Social construction of risk
The process by which disaster risk exists as a result of human decisions, perceptions and actions, policies and practice, whether enacted individually or collectively, publicly or privately.
1. Recognition of the underlying social drivers of risk to infrastructure and services is an important reminder that disasters are not “natural” and are amenable to risk reduction and mitigation actions if those drivers are understood.
2. “Underlying risk drivers such as poverty and inequality, badly planned and managed urban and infrastructure development, environmental degradation, climate change, conflict and displacement and weak territorial governance configure hazard, vulnerability and exposure. These in turn generate patterns of everyday, extensive, intensive, and systemic risk. […] [R]isk tends to become concentrated in the same social groups and territories, independently of the type of hazard involved.”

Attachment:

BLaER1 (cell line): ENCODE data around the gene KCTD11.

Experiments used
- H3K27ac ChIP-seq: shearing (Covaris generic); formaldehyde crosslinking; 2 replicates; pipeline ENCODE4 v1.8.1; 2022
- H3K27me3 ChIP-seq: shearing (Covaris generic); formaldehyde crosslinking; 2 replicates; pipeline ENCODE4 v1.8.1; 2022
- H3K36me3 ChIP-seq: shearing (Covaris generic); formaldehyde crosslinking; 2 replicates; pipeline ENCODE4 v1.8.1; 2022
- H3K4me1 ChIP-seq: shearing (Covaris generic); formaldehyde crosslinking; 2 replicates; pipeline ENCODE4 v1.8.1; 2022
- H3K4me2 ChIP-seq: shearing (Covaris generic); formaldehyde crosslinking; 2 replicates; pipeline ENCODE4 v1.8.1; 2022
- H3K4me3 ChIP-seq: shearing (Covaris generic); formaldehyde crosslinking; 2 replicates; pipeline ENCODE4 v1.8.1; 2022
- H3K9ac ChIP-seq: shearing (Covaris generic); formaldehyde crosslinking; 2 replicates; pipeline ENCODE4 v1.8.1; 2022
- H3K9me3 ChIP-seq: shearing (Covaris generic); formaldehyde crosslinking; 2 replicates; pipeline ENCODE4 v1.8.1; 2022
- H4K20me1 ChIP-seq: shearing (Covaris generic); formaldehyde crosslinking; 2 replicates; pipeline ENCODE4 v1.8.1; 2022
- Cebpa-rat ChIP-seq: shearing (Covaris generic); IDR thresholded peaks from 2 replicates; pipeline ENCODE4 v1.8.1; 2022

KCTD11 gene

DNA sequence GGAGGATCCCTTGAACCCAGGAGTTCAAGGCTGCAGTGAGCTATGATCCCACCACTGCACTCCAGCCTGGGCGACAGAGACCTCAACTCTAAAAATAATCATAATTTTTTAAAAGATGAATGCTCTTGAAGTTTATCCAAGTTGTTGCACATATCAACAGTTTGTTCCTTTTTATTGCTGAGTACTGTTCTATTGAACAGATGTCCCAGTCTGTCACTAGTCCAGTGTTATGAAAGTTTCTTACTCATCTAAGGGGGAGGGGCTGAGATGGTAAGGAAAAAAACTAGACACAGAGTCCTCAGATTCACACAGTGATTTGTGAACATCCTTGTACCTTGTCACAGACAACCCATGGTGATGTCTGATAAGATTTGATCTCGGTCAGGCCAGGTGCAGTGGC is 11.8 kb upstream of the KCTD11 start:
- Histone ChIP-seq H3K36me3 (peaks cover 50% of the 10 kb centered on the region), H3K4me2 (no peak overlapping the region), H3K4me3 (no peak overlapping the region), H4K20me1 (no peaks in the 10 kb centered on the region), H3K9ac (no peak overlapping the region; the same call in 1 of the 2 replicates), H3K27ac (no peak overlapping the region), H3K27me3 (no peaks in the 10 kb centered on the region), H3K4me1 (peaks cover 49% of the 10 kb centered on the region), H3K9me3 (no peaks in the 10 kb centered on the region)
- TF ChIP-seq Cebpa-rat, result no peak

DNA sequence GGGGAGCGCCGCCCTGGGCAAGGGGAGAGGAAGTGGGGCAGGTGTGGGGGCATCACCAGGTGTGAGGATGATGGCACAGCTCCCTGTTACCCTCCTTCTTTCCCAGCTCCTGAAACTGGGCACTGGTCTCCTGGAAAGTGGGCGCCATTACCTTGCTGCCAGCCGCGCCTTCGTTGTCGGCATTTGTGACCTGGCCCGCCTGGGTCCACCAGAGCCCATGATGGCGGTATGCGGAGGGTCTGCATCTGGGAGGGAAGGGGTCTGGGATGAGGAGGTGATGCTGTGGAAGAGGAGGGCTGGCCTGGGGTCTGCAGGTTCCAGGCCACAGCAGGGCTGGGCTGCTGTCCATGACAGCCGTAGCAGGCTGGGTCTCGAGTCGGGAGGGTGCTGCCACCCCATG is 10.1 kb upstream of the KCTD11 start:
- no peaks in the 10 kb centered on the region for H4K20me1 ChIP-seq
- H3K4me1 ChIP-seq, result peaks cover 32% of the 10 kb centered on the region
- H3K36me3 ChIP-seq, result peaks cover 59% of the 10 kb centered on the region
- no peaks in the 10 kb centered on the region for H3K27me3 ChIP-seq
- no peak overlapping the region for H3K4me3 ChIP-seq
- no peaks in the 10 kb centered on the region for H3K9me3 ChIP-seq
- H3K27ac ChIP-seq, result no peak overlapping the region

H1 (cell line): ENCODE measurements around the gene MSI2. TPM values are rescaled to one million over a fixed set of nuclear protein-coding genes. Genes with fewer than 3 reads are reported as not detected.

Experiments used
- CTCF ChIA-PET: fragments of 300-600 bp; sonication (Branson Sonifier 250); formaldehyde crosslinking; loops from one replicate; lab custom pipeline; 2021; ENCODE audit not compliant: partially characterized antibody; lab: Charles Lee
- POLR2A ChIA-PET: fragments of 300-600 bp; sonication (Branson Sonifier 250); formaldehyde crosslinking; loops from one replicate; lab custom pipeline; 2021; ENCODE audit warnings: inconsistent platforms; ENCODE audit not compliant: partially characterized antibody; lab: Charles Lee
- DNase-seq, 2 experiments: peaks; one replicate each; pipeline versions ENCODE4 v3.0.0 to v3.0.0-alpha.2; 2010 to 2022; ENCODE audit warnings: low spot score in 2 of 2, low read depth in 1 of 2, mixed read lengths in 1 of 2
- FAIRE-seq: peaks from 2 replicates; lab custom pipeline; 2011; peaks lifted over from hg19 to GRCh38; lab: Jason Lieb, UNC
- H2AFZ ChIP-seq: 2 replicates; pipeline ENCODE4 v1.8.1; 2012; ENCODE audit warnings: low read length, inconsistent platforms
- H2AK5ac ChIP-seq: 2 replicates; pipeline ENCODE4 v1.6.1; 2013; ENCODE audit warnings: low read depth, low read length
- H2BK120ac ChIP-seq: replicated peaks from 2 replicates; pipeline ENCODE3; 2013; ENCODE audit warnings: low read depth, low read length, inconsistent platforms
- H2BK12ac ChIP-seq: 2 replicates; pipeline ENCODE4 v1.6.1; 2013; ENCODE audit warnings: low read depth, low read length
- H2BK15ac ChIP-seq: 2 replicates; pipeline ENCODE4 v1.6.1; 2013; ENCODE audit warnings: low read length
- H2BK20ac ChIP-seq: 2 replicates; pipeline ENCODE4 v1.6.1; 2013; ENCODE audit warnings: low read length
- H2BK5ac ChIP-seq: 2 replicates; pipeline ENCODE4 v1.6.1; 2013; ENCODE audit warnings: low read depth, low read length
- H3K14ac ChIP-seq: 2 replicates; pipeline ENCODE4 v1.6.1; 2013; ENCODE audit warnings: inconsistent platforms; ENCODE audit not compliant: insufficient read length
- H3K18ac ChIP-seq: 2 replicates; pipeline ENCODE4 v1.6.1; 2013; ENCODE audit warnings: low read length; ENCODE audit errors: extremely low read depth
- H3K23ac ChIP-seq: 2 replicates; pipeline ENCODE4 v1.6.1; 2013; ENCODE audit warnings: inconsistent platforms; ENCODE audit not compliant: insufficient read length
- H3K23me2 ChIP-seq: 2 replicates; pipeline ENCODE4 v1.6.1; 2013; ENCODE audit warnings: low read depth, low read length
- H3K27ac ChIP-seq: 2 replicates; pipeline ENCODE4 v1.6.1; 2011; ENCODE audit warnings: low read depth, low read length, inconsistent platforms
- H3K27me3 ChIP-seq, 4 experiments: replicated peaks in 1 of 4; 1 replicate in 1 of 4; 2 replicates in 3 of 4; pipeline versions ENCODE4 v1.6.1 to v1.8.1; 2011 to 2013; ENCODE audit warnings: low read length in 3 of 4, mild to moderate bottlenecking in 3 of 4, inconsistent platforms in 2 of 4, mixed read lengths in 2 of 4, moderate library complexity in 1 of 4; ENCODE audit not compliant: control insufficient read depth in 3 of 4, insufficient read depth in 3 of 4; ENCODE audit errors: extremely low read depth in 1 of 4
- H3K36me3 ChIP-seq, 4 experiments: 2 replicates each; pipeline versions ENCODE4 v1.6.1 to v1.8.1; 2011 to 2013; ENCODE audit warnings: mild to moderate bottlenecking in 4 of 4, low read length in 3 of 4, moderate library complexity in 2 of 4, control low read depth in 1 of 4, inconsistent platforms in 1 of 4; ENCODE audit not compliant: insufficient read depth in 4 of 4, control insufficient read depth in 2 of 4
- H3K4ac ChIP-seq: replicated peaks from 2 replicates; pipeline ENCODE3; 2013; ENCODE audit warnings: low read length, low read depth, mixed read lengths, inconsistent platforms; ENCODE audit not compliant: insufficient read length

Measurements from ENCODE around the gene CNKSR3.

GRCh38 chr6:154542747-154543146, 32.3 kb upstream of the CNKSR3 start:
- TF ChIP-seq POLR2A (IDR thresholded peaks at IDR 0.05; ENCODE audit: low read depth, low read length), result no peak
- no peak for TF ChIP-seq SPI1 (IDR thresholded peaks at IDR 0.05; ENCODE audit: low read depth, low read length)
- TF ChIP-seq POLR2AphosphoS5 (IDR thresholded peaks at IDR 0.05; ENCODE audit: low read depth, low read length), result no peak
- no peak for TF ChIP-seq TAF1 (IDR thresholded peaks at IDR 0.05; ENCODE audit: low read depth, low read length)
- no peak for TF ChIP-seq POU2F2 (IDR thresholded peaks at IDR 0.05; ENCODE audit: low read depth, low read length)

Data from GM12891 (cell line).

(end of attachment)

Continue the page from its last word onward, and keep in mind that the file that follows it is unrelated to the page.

Reference for Note 2: Maskrey, A., Jain, G., Lavell, A. (2021). “The Social Construction of Systemic Risk: Towards an Actionable Framework for Risk Governance”. United Nations Development Programme, Discussion Paper.
Social construction of risk in Small Island Developing States (SIDS) – Case of Dominica
Dominica is a Caribbean Island nation having a population of 73,000 spread over an area of 750 sq.km. It has an undiversified economy and a GDP under US$1 billion. 90 percent of its population and most of its infrastructure is concentrated along the seaboard. The Kalinago people, also known as the island Caribs, are exposed to extreme climatic events and oceanographic events such as hurricanes, storm wave actions and sea-level rise. The extent of systemic risk on the island was revealed as Dominica faced Tropical Storm Erika in 2015 followed by Hurricane Maria in 2017. Disaster impacts become systemic as they are linked to high levels of debt and dependence on external finance, economic instability, insularity, remoteness, physical vulnerability, lack of redundancy, and environmental fragility.
Source: Maskrey, A., Jain, G., Lavell, A. (2021). “The Social Construction of Systemic Risk: Towards an Actionable Framework for Risk Governance”. United Nations Development Programme, Discussion Paper.